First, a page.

WASHINGTON – U.S. citizens Salah al-Haidar and Bader Ibrahim have finally returned home to the United States after 673 days of wrongful imprisonment and two years under arbitrary travel bans in Saudi Arabia, the Middle East Democracy Center (MEDC) said today.

“We are relieved that Salah al-Haidar and Bader Ibrahim have finally reunited with their loved ones in the United States, but they should have never been unjustly detained nor forced to serve out two years under arbitrary travel bans merely for exercising their fundamental freedoms, ” said Abdullah Alaoudh, MEDC’s senior director of Countering Authoritarianism.

“The fact that it took years of international pressure for them to be fully free and allowed to reunite with their family in the United States shows just how dire the human rights situation in Saudi Arabia remains,” Alaoudh added.

Al-Haidar, a journalist, was able to leave Saudi Arabia in February 2024 and Ibrahim, a physician and writer, returned to the United States in April 2023. Saudi authorities, who routinely use arbitrary travel bans to silence dissent, often do not tell affected individuals when or if their travel bans will be lifted and many human rights defenders have been denied their right to freedom of movement even after their official travel bans have ended. Both al-Haidar and Ibrahim, who completed two years under travel bans in February 2023, only learned their bans had been lifted when they attempted to travel. 

The two U.S. citizens were swept up in a wave of arrests of women’s rights defenders in April 2019. Al-Haidar’s detention also came several days after his mother, U.S. lawful permanent resident and women’s rights activist Aziza al-Yousuf, was released from prison. Al-Yousuf was jailed in May 2018 alongside Loujain Alhathloul and several other women’s rights activists, who advocated for women’s right to drive in the kingdom. Al-Yousuf remains banned from travel and unable to reunite with her family in the United States. Alhathloul, who was released from prison in 2021, continues to be prevented from traveling outside Saudi Arabia despite completing a five year travel ban in September 2023.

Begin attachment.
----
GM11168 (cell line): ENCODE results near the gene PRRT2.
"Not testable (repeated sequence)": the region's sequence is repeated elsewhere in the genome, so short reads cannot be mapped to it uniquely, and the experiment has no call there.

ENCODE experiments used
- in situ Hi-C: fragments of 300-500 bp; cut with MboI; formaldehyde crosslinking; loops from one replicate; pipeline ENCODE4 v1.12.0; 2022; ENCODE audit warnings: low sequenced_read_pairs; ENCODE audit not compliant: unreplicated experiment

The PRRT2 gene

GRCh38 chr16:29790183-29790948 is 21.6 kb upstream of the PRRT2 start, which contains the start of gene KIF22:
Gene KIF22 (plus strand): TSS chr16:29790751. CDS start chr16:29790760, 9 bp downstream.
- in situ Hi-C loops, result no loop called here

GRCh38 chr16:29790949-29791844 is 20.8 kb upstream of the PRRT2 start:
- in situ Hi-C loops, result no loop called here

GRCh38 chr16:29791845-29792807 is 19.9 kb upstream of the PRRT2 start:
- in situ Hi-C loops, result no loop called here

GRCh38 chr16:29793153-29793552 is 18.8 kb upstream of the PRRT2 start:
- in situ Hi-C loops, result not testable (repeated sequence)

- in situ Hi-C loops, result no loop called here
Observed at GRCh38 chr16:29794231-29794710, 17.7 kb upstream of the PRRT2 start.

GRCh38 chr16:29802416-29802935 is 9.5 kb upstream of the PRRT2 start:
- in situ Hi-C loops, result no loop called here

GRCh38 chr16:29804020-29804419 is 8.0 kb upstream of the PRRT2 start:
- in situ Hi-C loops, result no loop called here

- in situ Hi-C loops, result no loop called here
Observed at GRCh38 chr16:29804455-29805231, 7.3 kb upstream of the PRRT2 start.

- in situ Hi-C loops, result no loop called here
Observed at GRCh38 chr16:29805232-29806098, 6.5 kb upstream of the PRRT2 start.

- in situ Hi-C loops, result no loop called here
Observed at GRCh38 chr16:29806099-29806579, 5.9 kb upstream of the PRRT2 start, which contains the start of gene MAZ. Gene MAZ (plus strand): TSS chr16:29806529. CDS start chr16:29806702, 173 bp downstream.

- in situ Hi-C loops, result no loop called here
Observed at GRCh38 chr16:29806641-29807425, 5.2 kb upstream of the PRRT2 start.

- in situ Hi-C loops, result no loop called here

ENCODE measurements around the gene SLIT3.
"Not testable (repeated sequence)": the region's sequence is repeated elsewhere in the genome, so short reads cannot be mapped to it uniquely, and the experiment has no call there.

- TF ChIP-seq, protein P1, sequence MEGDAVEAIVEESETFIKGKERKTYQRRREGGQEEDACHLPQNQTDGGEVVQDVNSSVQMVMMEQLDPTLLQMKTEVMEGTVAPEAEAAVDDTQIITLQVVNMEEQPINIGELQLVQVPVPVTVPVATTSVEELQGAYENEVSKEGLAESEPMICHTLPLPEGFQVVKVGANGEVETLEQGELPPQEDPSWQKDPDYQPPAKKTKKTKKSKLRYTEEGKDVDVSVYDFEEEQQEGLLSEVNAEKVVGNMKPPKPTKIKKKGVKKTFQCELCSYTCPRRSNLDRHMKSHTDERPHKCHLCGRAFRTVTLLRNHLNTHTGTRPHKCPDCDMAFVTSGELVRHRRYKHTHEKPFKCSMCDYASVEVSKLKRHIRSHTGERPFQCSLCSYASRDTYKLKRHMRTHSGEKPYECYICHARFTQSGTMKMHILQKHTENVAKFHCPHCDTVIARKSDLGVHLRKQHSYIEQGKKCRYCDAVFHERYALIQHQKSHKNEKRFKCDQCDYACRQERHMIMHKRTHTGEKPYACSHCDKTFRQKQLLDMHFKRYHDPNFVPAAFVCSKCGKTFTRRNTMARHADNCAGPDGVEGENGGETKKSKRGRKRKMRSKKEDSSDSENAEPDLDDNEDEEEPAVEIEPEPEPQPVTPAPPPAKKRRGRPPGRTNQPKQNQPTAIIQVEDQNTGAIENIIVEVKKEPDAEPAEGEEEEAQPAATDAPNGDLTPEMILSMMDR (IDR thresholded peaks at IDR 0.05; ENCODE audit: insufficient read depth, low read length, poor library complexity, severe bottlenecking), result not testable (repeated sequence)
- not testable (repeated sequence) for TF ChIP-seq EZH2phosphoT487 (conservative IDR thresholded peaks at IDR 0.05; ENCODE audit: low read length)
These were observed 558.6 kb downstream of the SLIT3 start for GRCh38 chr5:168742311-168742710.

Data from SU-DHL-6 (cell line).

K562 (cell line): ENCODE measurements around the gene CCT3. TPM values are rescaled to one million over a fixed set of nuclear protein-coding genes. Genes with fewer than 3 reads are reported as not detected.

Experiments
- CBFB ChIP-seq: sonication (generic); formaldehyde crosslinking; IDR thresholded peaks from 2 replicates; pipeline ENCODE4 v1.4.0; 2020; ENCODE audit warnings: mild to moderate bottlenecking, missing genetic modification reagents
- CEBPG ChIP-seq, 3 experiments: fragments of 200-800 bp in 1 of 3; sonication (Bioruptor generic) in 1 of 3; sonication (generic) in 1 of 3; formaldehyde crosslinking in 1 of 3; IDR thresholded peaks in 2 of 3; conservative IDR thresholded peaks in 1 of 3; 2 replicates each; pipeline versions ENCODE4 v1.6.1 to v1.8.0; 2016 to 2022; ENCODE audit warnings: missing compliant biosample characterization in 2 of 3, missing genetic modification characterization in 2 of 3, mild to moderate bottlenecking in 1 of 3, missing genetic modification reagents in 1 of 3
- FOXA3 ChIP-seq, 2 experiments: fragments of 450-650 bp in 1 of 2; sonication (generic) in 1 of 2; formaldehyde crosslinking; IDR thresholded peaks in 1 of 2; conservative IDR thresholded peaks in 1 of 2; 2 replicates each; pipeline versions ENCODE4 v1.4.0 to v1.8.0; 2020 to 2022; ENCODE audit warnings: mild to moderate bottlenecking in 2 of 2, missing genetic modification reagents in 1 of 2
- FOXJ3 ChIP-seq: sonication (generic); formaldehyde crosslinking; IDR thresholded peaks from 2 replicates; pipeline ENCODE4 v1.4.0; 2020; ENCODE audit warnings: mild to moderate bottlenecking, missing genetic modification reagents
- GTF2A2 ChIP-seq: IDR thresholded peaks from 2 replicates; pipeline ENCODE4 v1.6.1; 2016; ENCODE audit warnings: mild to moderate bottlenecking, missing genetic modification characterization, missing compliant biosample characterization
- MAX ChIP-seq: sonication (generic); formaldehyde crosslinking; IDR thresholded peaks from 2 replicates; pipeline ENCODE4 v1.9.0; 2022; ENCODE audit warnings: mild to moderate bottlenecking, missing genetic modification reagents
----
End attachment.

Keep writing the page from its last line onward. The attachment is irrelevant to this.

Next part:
“Salah al-Haidar was forced to leave behind his elderly mother, who was on the path to becoming a U.S. citizen before she was wrongfully detained and tortured for bravely standing up for women’s rights in Saudi Arabia. The Biden administration should do more to demand Aziza’s full freedom, as well as the freedom of Loujain Alhathloul and all the other courageous human rights defenders imprisoned or banned from travel in the country. Freedom of expression should be afforded to all and not conditional on citizenship or race,” said Alaoudh.

The Freedom Initiative, which merged with the Project on Middle East Democracy to form MEDC in January, worked to secure the freedom of al-Haidar and Ibrahim. While imprisoned, both men were subjected to ill-treatment and solitary confinement and denied contact with their families and lawyer during their more than 600 days of detention.

Al-Haidar remained forcibly disappeared for several weeks following his arrest. His family was not informed of the charges against him until 13 months after his arrest. Al-Haidar and Ibrahim faced charges related to their peaceful expression on social media. Both men were referred to trial before Saudi Arabia’s notorious Specialized Criminal Court (SCC), which is tasked with trying terrorism-related crimes and has handed down unjust, lengthy sentences against numerous activists and dissidents.

Al-Haidar and al-Ibrahim were provisionally released on February 4, 2021, and immediately placed under two-year travel bans. Saudi authorities also released ten others arrested at the same time and placed them under travel bans.

At least three U.S. citizens remain under arbitrary travel bans in Saudi Arabia: Saad Almadi, Walid Fitaihi and another person whose name has been withheld due to security concerns. A report published last year by the Freedom Initiative, documented rising transnational repression at the hands of Saudi Arabia, highlighting the use of wrongful detention and travel bans within Saudi Arabia in order to silence dissent in the United States. MEDC, a U.S.-based nonprofit and nonpartisan advocacy organization, continues to work to free the unjustly detained and persecuted across the Middle East and North Africa.

For more information or to set up an interview, contact kristen.mctighe@mideastdc.org.